late, and ingenious Puritan Presbyterian Pastor Thomas Watson, from his book, entitled, "The Lord's Prayer." TW is dealing with the Fifth Petition of the Prayer (re. forgiveness). . . .
"As soon as Christ had said, 'Give us daily bread,' He adds, 'and forgive us.' He joins the petition of forgiveness of sin immediately to the other of daily bread, to show us that though we have daily bread, yet all is nothing without forgiveness. If our sins be not pardoned, we can take but little comfort in our food. As a man that is condemned takes little comfort from the meat you bring him in prison, without a par-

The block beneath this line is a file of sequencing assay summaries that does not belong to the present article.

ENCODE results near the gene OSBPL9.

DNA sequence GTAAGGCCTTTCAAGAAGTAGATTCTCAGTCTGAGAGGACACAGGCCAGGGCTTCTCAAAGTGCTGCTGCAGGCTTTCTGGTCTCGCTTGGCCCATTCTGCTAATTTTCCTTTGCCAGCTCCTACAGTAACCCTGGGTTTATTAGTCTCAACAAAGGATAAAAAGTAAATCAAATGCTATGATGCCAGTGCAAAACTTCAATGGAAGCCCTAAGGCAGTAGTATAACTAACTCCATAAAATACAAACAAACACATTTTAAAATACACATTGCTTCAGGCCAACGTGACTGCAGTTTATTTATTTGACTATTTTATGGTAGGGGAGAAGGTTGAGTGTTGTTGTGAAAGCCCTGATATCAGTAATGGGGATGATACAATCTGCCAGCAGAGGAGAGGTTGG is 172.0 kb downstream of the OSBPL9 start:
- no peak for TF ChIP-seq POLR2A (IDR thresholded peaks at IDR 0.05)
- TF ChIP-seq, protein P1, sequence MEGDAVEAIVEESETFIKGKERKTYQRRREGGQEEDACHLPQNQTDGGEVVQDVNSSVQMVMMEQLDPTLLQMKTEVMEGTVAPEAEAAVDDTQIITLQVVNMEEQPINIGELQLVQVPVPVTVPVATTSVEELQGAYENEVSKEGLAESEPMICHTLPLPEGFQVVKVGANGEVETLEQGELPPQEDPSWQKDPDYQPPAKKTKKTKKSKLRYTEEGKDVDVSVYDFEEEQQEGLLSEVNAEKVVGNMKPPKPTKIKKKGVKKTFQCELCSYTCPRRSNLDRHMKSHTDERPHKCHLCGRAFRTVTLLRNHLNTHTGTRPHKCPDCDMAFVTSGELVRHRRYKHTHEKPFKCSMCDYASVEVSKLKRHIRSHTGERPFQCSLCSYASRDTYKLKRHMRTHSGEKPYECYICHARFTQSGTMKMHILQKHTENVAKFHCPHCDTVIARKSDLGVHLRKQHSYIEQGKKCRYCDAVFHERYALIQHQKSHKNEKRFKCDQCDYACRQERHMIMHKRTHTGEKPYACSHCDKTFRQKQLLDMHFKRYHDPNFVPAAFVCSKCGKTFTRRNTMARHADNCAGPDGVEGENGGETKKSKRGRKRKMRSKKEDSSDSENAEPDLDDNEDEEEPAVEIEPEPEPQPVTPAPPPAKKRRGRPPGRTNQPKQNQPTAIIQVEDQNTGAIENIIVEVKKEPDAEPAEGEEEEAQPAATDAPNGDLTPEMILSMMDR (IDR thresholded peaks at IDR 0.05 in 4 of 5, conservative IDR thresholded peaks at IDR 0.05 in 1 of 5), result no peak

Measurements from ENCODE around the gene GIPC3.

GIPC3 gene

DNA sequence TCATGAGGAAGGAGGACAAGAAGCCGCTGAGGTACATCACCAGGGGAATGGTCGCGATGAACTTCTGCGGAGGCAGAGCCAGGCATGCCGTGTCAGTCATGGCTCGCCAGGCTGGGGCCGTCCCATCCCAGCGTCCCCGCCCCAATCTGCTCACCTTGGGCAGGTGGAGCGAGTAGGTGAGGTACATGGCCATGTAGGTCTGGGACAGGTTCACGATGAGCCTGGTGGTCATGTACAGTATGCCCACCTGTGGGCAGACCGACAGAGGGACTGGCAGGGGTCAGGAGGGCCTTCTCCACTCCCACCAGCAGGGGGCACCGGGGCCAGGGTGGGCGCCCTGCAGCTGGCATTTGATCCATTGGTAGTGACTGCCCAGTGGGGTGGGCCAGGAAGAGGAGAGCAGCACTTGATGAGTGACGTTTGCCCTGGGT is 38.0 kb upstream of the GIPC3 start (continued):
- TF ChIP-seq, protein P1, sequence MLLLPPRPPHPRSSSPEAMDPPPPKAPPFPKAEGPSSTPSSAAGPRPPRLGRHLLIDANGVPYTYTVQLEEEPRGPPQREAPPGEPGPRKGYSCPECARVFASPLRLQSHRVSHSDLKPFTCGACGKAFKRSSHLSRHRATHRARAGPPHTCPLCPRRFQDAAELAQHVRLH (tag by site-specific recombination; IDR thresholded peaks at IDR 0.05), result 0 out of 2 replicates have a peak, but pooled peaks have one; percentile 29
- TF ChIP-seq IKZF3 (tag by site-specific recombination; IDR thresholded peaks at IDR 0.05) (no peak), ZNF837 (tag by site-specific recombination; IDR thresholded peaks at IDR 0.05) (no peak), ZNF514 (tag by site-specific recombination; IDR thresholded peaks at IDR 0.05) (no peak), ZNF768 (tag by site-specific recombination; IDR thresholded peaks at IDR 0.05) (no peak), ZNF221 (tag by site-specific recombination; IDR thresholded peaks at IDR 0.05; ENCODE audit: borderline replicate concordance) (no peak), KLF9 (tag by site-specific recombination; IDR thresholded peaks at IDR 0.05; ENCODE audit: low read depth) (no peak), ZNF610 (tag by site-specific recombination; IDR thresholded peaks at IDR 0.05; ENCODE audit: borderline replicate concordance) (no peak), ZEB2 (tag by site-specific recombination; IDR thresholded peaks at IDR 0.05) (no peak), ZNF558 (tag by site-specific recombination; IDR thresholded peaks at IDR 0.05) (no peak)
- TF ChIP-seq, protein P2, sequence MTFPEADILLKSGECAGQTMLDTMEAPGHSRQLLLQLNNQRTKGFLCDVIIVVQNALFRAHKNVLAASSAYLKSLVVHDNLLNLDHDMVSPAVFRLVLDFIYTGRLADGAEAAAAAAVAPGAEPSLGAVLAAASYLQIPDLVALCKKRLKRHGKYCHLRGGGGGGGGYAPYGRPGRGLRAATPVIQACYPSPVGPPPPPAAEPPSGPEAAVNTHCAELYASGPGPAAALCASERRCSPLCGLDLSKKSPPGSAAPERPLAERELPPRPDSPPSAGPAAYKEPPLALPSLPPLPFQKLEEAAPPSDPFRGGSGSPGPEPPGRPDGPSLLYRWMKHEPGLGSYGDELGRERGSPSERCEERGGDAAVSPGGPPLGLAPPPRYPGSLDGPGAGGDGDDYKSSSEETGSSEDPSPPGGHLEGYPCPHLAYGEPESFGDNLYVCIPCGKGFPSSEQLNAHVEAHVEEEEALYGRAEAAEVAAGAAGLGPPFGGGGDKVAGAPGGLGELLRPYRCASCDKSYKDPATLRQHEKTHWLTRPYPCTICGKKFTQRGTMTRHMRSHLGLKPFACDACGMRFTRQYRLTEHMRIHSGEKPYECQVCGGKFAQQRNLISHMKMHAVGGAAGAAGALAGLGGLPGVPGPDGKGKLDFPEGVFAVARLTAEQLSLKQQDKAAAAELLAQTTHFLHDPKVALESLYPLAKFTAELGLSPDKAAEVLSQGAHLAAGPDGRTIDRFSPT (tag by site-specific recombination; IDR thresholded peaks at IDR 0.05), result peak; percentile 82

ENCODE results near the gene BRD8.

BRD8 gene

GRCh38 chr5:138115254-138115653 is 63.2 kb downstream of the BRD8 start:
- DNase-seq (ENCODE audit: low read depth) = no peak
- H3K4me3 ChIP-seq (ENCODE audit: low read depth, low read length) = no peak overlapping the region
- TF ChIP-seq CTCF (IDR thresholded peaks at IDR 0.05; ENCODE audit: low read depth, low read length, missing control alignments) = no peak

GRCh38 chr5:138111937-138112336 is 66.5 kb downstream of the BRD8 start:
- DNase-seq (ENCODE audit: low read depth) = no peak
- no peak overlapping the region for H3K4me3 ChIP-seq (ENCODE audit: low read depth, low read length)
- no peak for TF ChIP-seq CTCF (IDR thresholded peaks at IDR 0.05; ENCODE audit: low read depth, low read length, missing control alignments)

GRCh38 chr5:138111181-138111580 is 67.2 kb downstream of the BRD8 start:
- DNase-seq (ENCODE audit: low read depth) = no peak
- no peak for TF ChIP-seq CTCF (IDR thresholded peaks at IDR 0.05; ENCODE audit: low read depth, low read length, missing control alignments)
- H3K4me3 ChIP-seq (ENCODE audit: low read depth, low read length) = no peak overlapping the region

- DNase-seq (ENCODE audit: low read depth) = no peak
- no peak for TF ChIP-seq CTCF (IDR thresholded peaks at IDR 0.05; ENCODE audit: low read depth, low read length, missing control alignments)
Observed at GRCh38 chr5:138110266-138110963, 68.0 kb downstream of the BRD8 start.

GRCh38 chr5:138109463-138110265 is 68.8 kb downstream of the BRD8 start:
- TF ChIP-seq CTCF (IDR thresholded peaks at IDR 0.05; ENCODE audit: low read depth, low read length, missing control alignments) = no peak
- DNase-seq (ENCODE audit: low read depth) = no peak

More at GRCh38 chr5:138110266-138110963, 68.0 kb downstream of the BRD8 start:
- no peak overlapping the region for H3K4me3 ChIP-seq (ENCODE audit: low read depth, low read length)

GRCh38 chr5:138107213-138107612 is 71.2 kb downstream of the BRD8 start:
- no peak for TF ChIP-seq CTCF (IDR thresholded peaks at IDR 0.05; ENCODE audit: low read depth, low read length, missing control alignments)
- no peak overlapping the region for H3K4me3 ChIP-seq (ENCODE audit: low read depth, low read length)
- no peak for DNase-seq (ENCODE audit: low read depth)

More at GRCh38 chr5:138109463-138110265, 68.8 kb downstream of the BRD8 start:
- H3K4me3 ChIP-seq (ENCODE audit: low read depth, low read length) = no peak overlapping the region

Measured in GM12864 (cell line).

don; so, though we have daily bread, yet it will do us no good unless sin be forgiven.
"What though we should have manna, which was called angels' food, though the rock should pour out rivers of oil, all is nothing unless sin be done away. When Christ had said, 'Give us our daily bread,' he pre-
sently added, and 'forgive us our trespasses.' Daily bread may satisfy the appetite, but forgiveness of sin satisfies the conscience."